If my life were an open book, it would be banned in Abilene, Texas and in many parts of Missouri. If it were a work of art, it would be a messy finger painting by a Ritalin-addled third grader. If my life were a prayer, the assumption would be that God, as a projection of myself, is a distracted asshole who is trying to do better. This is who I am. These are my thoughts. Apesmas Lament is my daily forum where I write about whatever pisses me off or turns me on. I’m also working through a memoir of sorts, because my story amuses me, if no one else. My normal state of mind these days is a more-or-less functional state of rage. Most of the time I feel like we’re living in a post-industrial, advanced capitalist version of Wiemar Germany, and we’re mostly too fucking comfortable to really notice or care. My sense of humor and my family help to keep me sane, but barely. I have a job, but I am not that. I am what I am. Don't let this confuse you.
This became, "He says himself in his blog that he lives in a constant state of rage. His words, your honor." A more normal person would be more judiciously anesthetized to the horror-show of modern life through shopping and pop culture. My bad.

For a few days, I considered pulling the plug on Apesma. Having my own words used so glibly and devastatingly against me came as more of a shock than perhaps it should. As a writer, I've gotten into the habit of personal disclosure. I knew there were risks, but this was more than I bargained for.

I'm over it, but daily posts, at least for now, are no longer in the cards. The stakes at work and at home are high. And, I have a book working it's way out. Apesma turned me into a real writer, but I'm still not a bad guy, no matter what they say.

6 comments:

Diane Nilan said...

I'm sorry, Tim, for all you are going through.

You know as well as I that your experiences are giving you valuable wisdom. Learning the hard way is sadly my best way of learning. Sometimes it takes a repeat lesson. Sometimes I need remedial lessons, and they painfully come my way.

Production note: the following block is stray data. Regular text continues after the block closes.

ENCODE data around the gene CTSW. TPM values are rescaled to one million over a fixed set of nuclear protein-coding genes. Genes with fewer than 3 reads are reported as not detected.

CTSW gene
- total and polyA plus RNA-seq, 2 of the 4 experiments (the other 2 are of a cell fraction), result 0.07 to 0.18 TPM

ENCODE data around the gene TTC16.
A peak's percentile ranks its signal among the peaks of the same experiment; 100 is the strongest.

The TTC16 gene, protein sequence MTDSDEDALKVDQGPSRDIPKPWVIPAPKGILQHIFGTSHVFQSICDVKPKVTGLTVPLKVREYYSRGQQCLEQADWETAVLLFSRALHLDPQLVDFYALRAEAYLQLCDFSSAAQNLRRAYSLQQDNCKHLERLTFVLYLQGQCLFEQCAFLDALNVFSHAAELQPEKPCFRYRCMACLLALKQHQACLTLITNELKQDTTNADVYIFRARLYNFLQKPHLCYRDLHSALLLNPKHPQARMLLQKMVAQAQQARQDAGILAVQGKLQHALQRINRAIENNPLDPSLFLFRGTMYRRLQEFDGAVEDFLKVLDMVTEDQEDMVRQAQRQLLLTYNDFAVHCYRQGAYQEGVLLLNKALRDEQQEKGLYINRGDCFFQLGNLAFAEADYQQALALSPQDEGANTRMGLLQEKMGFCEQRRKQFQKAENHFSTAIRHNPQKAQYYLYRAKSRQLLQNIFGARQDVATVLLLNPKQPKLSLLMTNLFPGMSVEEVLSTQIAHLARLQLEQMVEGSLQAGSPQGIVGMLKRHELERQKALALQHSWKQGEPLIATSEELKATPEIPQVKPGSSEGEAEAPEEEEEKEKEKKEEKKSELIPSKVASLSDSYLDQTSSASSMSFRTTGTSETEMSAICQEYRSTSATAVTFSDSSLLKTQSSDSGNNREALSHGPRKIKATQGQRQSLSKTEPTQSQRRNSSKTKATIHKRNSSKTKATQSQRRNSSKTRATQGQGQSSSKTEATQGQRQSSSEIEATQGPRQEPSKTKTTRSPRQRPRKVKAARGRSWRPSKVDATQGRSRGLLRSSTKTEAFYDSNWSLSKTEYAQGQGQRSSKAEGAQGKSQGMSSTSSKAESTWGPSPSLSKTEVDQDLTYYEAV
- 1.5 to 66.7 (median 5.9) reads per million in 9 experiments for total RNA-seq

But it makes good material for your book! And your sensitivity to people going through similar experiences will come in handy.

Hang in!
Diane

1973 said...

I was divorced in 1973. No child support enforcement, no custody schedule, and although mothers usually were "awarded" sole custody, it was pretty difficult being sole custodian when you received little to no child support. The women I knew in that position would have been quite happy to share the tasks and the expenses with the father. But that was entirely up to the father; the courts did not require any real participation on behalf of the non-custodial parent.

Remind yourself of your luck that it's 2008, and consider not being terribly specific in your book, or at least changing the names and calling it "fiction." Custody and visitation orders can be altered now quite easily.

Tim Harris said...

Divorce sucks. The nuclear family itself is less than an optimal arrangement, and when you split the thing into its constituent atoms, it's even harder.

The book isn't about this. Nobody wants to read that, unless it's by Alec Baldwin.

Bill Doe said...

went through it without children, without incriminating-though-quite-misinterpreted blogs (had none back then), but with all the personal failure attached. Luckily it was calm, if ever such a word can be used within divorce. Harder was the separation without divorce, though that led to re- forming where there were fractures that always leave tell-tale scars. It will all remain, subside somewhat while you're alone, and revive when with your children in unexpected ways. To anticipate and expect allows you to stay sane, and to know that even within and across the fractures you'll find the beginnings of joy. No way to say what, how, when, where, how much. Be ready. It will return.

Anonymous said...

Hey I'm really sorry about your custody case.... it must be awful. But if you want reassuring advice, It won't last forever. My parents divorced when I was four, and now I'm sixteen and I've been living with my dad since I was fourteen. If you're a good father now (and it sounds like you are) and civil with your ex-wife, then things will turn around for you.

Anonymous said...

Nothing justifies that push, or, for that matter, slamming the car door. You are all story and no self-awareness. I'm sure you have excellent reasons to be enraged, but go to therapy and get a handle on it.